10 Things to Consider When Purchasing a Tandem Kayak

Tandem Kayaksby SherriKayaks, LLC ~ June 10th, 2010

Are you thinking about getting a tandem kayak?  I would caution you to consider this option very carefully if this is going to be your first kayak.  While tandems do have their place, in most cases I don’t think that they are the best option when you are first getting into the sport.  Here are some important points to consider before taking the plunge.

1. Tandems are heavy, usually anywhere from 75-100 pounds.  Even with two adults, lifting and carrying this much weight, especially if you have to lift it on top of a vehicle, can be a significant obstacle to using the kayak.  It is much easier for two people to make two trips carrying two 45-60 pound solo kayaks than to make one trip carrying a heavy tandem.   If you are buying a recreational tandem with the idea that you can use it as a solo kayak as well as a tandem, keep in mind that you will have to lift and carry all that weight by yourself.  Even if you spend the money to get a fiberglass or kevlar kayak, you most likely will not see much, if any, weight savings.  Manufacturers can only make plastic tandems up to about 18 feet long.  Many of the composite tandems are 19-23 feet long.  Whatever weight savings you may reap from the lighter material is lost because of the added length of the composite boats.

2. Avoid buying a shorter tandem to reduce the weight.  Shorter tandems are less stable than longer tandems.  The shorter a kayak is, the less water it will displace, and in most cases the less stable it will be with two adults in it, especially if they are heavier than average adults.  Shorter tandems also create more problems because the two paddlers are sitting closer together and may end up hitting each other’s paddles if they do not keep their strokes in sync.  Shorter tandems are also less useful if you want to go camping with your kayak.  The short tandems have much less storage space when compared with two solo kayaks. Although it may be easier to store some bulkier items in a tandem because it is usually wider than a solo, the total cubic capacity is much less than two sea kayaks.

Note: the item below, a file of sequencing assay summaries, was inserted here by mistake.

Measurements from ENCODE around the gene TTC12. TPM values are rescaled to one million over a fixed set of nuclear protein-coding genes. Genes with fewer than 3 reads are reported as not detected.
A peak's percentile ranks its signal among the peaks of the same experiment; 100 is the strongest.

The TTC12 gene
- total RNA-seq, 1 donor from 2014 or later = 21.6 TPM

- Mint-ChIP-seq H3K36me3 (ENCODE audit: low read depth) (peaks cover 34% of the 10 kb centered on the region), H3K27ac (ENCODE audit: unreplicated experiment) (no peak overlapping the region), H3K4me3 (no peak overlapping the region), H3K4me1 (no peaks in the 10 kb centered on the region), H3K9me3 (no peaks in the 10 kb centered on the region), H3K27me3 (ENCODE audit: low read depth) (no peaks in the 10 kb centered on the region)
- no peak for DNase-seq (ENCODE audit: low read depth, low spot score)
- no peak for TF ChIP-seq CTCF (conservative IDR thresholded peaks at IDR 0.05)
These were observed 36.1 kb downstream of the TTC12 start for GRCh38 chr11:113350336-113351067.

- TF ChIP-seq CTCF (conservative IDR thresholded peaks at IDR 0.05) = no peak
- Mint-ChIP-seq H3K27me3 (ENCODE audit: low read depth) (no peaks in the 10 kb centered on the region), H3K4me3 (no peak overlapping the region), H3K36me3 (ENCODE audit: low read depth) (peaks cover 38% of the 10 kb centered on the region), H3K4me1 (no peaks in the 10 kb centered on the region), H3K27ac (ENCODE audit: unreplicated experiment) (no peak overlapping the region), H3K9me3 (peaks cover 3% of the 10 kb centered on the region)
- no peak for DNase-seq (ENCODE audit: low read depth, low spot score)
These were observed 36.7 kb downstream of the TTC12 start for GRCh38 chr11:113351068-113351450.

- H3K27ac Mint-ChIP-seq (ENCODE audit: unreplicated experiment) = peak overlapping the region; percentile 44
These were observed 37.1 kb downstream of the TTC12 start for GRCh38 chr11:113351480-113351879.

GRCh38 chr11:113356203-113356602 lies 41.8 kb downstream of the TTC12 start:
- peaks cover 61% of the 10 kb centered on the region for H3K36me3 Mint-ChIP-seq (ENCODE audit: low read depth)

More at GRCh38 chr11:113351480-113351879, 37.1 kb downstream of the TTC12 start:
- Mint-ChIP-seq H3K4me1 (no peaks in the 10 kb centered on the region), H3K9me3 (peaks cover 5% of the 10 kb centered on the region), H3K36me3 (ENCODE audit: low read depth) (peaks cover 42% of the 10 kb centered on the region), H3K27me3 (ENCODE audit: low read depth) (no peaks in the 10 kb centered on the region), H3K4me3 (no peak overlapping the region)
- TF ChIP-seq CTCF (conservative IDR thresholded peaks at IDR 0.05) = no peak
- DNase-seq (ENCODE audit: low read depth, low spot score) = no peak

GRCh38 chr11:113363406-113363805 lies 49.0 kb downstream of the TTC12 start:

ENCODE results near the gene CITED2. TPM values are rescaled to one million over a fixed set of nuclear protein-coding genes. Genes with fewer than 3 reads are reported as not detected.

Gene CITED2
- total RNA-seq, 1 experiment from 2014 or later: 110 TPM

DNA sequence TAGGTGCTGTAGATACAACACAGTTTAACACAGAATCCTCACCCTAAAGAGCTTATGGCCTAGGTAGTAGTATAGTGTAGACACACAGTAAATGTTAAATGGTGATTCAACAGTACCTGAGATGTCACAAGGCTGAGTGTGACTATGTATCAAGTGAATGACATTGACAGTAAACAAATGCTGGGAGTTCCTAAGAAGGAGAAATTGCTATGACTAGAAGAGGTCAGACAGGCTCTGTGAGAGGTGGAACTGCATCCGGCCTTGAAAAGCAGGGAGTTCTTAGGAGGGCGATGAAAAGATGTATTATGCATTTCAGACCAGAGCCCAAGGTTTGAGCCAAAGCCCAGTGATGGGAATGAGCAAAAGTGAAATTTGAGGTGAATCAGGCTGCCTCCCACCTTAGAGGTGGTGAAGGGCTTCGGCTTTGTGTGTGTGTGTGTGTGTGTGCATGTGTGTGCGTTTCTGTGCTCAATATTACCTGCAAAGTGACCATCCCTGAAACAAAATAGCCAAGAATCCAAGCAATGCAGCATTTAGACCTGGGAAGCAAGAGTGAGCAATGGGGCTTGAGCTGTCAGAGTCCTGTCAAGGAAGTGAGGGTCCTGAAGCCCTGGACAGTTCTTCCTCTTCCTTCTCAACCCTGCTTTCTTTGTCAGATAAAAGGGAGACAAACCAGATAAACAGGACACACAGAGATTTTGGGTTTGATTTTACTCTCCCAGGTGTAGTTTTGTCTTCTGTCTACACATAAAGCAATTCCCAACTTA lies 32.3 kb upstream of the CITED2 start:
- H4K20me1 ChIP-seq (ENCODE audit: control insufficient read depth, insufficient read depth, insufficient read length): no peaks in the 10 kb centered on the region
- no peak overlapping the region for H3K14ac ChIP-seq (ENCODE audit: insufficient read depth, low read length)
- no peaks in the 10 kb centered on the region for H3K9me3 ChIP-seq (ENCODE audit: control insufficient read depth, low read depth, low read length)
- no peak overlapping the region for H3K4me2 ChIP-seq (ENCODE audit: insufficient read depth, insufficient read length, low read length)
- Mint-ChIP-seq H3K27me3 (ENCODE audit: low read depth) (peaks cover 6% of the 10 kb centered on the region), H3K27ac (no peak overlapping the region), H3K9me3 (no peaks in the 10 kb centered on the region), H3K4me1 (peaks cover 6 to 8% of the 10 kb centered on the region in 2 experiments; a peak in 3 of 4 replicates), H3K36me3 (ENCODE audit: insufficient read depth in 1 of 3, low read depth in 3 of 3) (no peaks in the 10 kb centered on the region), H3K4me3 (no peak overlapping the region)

3. Would you be willing to consider getting a trailer to transport your  kayak instead of cartopping?  If you have a taller vehicle, it may not  be feasible for you and your partner to lift the kayak up onto the roof  of your car or SUV.  Even compact cars can be used to pull a small kayak  trailer, but it is more expensive to get a tow hitch mounted on your  vehicle and buy the trailer than it is to simply put a rack on the roof  of your vehicle.  (Don’t get me wrong, though, despite the expense a trailer is a great way to carry kayaks whether you end up with a tandem or singles).

For items 4 thru 10, view the original article and comments at SherriKayaks.com

Posted By: Scott Freerksen “The Lake Guy”

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